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Neophyte question
Last post Fri, Aug 14 2015 by GoranTch, 5 replies.
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Posted on Wed, Jul 01 2015 01:28
by Mike Coffin
Joined on Fri, Jan 09 2015, Posts 18

I have a really basic (i.e., dumb) question, probably because I'm a complete neophyte. What I've been doing for the last year or so is to hook up Sibelius to VE Pro + VIR. Then I write music in Sibelius, previewing as I go. When I'm done, I export and it sounds just like what I've been previewing. 

It seems like the more standard way to go about this is to export from Sibelius to a DAW (or otherwise connect them), do something in the DAW, and export a recording from there. My question is, what happens in the DAW? Is it a matter of tweaking note lengths, timing, etc.? Adding effects?

Posted on Wed, Jul 01 2015 02:22
by Tensivity
Joined on Sun, Dec 16 2012, San Francisco California USA, Posts 272

Originally Posted by: Mike Coffin Go to Quoted Post

I have a really basic (i.e., dumb) question, probably because I'm a complete neophyte. What I've been doing for the last year or so is to hook up Sibelius to VE Pro + VIR. Then I write music in Sibelius, previewing as I go. When I'm done, I export and it sounds just like what I've been previewing. 

It seems like the more standard way to go about this is to export from Sibelius to a DAW (or otherwise connect them), do something in the DAW, and export a recording from there. My question is, what happens in the DAW? Is it a matter of tweaking note lengths, timing, etc.? Adding effects?

Mike, I've had a lot of discussion of this subject and suffer some small degree of angst as someone in your same boat.  I've been recording music for almost 30 years and have used some form of DAW or another for a lot of that time.  However, a couple of years ago I started using Notion, which is a notation program similar to Sibelius.  I've honed my skills with it and I think I've produced some fine work, (https://soundcloud.com/tensivity/my-robin-is-to-the-greenwood-gone as an example) but that's not the point here.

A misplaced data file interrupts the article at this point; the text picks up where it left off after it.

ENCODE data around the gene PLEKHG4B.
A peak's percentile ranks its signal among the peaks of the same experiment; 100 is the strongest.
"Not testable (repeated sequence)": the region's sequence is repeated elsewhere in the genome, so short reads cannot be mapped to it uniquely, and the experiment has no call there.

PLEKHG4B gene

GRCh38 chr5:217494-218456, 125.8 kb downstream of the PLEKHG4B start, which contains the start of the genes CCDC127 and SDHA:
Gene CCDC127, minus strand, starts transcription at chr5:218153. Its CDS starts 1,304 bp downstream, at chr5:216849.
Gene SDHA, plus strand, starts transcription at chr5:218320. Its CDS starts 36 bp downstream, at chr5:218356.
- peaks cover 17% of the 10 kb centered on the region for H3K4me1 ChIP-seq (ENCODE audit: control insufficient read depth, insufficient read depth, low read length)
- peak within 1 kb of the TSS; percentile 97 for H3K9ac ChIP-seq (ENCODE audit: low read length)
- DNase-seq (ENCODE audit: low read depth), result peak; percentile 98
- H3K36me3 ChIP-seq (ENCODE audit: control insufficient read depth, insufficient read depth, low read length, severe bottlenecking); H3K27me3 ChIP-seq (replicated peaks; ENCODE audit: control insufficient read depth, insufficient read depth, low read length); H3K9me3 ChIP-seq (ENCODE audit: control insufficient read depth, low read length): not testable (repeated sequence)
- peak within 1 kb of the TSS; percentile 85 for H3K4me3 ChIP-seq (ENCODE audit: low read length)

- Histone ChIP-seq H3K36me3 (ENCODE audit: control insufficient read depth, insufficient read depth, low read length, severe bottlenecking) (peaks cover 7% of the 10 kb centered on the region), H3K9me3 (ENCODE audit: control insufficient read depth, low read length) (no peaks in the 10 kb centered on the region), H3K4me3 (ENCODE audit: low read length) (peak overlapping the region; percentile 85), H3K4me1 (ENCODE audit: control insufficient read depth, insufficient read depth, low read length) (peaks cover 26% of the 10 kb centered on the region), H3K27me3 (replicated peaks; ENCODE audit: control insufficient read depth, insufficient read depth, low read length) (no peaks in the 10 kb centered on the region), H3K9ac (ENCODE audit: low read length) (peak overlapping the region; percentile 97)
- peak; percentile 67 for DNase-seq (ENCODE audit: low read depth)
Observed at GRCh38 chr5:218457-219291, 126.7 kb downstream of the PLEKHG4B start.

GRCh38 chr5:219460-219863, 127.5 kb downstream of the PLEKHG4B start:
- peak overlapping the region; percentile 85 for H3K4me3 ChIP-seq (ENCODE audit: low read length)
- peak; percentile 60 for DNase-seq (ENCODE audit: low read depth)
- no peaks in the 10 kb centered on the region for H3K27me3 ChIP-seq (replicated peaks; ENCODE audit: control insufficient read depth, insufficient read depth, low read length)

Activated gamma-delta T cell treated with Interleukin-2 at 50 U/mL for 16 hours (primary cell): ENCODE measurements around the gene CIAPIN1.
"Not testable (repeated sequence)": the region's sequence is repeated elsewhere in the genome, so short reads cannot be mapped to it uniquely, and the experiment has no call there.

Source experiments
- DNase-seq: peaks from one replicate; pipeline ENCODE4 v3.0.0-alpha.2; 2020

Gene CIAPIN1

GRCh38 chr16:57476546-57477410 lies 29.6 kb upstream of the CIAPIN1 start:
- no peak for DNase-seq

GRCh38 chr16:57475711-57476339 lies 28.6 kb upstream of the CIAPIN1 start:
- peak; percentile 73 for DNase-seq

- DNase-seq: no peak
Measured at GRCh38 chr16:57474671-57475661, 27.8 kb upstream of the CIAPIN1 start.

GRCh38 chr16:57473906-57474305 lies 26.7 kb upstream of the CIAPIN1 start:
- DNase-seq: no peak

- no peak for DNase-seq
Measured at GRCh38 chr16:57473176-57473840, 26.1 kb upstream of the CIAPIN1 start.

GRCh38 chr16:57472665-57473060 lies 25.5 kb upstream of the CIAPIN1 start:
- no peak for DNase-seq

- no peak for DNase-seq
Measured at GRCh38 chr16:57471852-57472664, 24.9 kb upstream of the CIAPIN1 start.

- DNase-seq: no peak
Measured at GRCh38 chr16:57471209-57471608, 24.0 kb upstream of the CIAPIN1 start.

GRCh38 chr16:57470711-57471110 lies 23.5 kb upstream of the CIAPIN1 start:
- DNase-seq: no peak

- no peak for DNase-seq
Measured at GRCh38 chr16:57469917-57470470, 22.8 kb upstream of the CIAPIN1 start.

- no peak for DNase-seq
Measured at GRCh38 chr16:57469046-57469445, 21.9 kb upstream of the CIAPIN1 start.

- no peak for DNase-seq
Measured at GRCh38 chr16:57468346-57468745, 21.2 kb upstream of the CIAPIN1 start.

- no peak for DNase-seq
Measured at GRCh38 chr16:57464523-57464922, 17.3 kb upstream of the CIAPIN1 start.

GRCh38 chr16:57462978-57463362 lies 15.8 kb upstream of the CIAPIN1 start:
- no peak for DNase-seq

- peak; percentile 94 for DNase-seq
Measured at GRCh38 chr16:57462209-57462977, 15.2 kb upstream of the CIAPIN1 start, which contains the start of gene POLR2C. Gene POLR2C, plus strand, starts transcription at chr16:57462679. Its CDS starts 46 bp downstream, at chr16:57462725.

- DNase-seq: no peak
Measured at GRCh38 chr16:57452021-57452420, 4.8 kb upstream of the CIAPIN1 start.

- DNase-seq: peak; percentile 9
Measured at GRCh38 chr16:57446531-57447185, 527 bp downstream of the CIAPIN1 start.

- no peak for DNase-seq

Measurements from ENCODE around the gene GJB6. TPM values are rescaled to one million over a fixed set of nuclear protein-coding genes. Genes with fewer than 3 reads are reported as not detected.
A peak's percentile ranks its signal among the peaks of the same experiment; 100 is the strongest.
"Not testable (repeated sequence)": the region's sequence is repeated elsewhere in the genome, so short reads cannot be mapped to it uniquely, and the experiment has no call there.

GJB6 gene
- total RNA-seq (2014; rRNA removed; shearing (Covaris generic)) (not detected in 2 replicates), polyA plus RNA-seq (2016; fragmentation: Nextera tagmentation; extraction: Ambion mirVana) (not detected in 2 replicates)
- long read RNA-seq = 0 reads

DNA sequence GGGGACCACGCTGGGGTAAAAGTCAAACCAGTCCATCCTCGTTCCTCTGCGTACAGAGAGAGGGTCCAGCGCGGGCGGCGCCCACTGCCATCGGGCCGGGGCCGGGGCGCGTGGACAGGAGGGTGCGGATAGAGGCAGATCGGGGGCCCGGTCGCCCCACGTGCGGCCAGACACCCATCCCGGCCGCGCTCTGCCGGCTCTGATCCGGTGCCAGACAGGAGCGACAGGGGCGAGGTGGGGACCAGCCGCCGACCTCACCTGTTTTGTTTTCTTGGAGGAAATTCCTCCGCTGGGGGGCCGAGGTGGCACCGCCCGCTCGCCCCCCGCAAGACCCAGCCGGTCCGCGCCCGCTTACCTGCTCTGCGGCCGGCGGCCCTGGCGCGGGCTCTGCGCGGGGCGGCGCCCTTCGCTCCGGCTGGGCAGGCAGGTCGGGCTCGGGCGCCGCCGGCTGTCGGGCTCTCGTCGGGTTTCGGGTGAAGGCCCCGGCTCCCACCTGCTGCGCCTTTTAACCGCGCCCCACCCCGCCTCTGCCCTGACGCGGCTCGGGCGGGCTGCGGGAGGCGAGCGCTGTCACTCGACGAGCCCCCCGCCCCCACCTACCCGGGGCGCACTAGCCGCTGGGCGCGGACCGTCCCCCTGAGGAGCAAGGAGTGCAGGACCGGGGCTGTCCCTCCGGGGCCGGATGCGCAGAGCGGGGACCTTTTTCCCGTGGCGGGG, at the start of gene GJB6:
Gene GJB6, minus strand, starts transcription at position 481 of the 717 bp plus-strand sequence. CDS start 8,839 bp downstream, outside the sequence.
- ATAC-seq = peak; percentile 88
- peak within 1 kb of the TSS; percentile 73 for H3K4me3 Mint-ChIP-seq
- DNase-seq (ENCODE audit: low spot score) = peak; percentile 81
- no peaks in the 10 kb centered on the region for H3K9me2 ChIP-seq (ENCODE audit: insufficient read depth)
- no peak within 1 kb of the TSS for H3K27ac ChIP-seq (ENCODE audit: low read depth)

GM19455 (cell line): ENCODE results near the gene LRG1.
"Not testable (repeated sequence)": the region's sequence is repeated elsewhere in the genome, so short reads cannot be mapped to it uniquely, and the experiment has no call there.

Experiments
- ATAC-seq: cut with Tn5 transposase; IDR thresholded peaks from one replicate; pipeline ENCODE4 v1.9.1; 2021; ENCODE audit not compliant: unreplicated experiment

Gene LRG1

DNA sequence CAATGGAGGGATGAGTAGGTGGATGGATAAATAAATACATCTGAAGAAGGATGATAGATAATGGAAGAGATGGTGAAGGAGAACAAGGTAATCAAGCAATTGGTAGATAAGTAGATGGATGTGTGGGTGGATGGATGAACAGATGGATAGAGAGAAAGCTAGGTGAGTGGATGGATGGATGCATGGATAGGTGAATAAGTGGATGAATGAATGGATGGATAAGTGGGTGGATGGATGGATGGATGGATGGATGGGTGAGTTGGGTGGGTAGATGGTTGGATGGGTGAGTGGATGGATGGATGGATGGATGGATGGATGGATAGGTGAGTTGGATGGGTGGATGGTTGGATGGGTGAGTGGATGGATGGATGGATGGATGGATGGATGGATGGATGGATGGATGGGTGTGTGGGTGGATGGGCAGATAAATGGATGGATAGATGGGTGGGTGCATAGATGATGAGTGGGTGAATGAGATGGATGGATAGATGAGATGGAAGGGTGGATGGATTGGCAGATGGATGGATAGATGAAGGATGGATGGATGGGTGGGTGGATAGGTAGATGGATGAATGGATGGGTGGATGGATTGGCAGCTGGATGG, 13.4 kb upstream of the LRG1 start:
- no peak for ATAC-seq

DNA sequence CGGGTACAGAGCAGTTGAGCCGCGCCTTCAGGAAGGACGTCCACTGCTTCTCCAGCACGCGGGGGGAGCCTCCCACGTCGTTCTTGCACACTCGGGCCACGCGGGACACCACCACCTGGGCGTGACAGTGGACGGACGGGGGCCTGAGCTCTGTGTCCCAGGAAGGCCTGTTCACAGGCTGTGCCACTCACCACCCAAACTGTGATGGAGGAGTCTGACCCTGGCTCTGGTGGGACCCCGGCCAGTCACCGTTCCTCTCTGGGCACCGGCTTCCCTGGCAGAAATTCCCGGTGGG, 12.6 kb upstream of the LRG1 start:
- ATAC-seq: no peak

I've gotten a lot of feedback over the last couple of years that somehow my music would be better if I took it to a DAW to adjust timings, note lengths, sound shaping via EQ, etc., but I find that I can do most of that in the Notion environment. 

You'll hear other opinions, I'm sure, but my advice is, don't suffer over it, and don't get discouraged.  Develop a workflow you feel comfortable with, and enjoy it.  I may be wrong, of course, but I believe that the folks who push for the use of DAW do so because they've never tried it "our" way, and they just aren't comfortable with it. 

Will I eventually find a program that combines the best of both worlds?  Maybe.  I'm still looking.  I'm experimenting with Cubase now, and I'm hoping that my old standby Notion finally gets integrated with Presonus Studio One.  I am also going to look at Logic Pro for it's native scoring capabilities, but what's missing there for me is some way of making the expression mapping for VSL libraries work.

Anyway, from one Mike to another...

Have FUN!

Posted on Wed, Jul 01 2015 10:58
by JimmyHellfire
Joined on Tue, Dec 24 2013, Posts 322

The thing is this: when producing music on a computer, you're going through different processes.

Scoring, or writing, is one thing. Some people feel more comfortable scoring "traditionally" in a software like Sibelius. Others have adopted methods and proficiency in writing directly "into the DAW", either by playing all the parts in with a MIDI keyboard, or by clicking in the notes into the piano roll editor.

It doesn't really matter. Both methods are just there to provide the sampler the information about what notes and instruments are to be made to sound where and when.

The real point is that when you're doing music on a computer, working with samples, etc., what you're essentially doing is music production - make no mistake. It's OK if you're using samples and a notation program to formulate a composition and produce an audible reference. But if the end result is supposed to be something "listenable", with musical qualities, something that's supposed to be usable perhaps in a media context or even trick the lay person into believing that they're hearing a real recording - then I don't see how you could bypass the processes of digital music production, and thus, the DAW.